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I don't get this part of quantum mechanics.

I get the part that you can't observe particles and not affect their behavior because you are shooting photons to them while you are observing them, but how can this show that while you are not observing them, they behave in indeterministically and that's a feature of nature.

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Related: physics.stackexchange.com/q/317/2451 –  Qmechanic Apr 20 '12 at 21:24

4 Answers 4

The reason for this seeming leap is that the principles of logical positivism, which is the founding philosophy of Heisenberg, Bohr, and all physicists really. This states that if a question cannot be answered even in principle by some sort of experiment, then it is not a valid question, the question is just gibberish.

Consider the following question:

  • In a Hydrogen atom in its ground state, where is the electron in its orbit?

Superficially, it seems sensible, doesn't it?

But how would you formulate an experiment to determine the answer? Now it isn't so clear. Suppose you shine light on the electron to try to find out where it is, then you excite the atom, it is no longer in its ground state. Suppose you shine very low wavelength light, so as not to excite the atom. Then the light scatters off the atom as a whole, and is useless for answering the question.

If you try to use a hard X-ray to localize the electron precisely, you ionize the atom. So this question is impossible to answer by experiment, and now it doesn't look so sensible. It is a valid act of positivism to assert that this question is, in fact, meaningless. The electron does not have a position when the atom is in its ground state.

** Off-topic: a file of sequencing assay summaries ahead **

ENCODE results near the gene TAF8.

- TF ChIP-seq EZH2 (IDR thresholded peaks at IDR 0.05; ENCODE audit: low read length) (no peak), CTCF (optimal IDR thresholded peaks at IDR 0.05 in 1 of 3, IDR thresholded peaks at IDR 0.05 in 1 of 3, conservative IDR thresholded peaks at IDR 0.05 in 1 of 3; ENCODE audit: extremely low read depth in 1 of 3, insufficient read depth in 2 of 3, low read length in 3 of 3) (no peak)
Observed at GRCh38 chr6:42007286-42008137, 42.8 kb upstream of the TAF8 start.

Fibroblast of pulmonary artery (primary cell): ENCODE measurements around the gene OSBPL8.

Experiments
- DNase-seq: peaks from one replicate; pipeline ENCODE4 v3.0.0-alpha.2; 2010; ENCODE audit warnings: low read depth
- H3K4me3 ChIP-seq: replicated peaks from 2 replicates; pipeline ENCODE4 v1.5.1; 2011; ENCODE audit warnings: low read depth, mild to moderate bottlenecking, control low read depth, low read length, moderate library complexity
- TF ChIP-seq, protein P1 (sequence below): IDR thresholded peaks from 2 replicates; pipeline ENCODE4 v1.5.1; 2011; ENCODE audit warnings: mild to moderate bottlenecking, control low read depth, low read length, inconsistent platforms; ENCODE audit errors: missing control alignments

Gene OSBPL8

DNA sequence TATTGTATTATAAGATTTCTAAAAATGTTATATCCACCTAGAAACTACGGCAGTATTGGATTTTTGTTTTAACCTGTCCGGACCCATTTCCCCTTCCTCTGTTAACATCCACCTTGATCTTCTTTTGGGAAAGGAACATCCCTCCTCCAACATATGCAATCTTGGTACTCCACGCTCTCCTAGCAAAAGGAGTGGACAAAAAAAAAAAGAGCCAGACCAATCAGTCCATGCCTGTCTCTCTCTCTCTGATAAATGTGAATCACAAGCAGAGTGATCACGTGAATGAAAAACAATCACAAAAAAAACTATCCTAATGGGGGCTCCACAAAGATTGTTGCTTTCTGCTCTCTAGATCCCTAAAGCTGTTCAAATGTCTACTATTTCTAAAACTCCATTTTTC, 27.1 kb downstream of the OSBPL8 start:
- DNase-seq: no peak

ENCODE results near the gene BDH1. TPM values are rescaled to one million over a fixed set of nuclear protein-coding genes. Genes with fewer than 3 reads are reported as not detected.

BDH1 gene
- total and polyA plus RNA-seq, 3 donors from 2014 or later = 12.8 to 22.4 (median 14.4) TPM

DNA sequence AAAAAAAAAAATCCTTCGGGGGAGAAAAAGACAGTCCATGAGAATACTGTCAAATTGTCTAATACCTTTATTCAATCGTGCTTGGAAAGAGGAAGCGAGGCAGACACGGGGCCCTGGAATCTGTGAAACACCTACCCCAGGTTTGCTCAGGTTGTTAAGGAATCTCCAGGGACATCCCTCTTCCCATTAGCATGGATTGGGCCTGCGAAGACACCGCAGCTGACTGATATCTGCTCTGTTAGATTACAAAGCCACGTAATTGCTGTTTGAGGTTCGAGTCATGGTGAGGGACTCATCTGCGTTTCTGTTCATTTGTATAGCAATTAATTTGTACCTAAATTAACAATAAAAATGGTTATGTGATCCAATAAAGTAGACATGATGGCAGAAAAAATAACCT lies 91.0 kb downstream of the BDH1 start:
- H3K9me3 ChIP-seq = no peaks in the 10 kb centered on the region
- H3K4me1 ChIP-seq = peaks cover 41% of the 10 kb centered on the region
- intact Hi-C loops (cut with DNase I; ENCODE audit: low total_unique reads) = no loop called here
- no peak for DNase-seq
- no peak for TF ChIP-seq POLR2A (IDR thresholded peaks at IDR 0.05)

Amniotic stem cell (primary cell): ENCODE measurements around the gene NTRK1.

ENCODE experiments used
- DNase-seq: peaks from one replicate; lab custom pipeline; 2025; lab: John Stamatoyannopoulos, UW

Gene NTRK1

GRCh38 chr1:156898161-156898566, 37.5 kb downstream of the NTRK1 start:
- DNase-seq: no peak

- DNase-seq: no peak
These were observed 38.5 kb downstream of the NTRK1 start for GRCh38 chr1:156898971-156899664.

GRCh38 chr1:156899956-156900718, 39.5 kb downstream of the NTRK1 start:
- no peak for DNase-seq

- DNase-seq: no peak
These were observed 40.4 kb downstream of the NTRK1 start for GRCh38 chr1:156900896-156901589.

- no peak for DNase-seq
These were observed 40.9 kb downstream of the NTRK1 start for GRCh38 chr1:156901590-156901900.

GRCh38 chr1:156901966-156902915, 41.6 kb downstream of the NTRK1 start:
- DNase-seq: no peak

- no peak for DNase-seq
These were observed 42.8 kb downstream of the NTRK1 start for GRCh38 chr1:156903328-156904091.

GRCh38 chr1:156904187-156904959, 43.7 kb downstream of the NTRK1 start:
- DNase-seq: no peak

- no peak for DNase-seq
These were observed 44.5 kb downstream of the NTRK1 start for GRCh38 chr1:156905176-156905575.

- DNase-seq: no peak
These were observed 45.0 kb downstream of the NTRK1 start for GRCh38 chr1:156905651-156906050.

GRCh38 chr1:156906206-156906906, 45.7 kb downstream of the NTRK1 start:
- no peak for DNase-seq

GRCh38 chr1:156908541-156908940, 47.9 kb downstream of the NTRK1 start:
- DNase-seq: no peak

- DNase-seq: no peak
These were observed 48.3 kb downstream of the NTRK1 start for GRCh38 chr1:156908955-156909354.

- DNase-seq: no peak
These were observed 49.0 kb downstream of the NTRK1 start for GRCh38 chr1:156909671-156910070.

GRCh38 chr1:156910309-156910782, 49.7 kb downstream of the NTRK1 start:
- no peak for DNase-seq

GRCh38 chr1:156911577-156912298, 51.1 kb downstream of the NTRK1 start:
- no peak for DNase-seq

But lets say you ignore the positivism, and you suppose that the electron has a secret position which is varying in time, as Bohr often did. You might believe that the orbit is periodic, so that the Fourier transform of the orbit has integer multiples of a given frequency. The observed frequency of light emitted by a moving classical object is in integer multiples of the fundamental frequency, the inverse orbital period. So you expect that the light emitted by the atom to come in multiples of the orbital period.

But the atomic transitions have frequencies which are not integer multiples of anything. So they cannot be the description of a classical periodic trajectory. But they correspond to these periodic trajectories when the quantum number is large, when the electron is orbiting far away from the proton. This much was understood by Bohr.

But for Pauli and Heisenberg, who were more radically positivist (at first, Bohr was the most positivist of all later in life), the difficulty of finding an effective procedure led them to renounce the question entirely. They rejected the idea that the electron had a position to be determined. Heisenberg then developed a detailed mathematical theory of the transitions between different atomic levels, and this theory was able to answer questions of the form "if I shine light on the atom in the ground state, what spectral intensities come out?" But this theory could not answer the question "where is the electron", because it did not have an electron position variable which made a sharp classical orbit.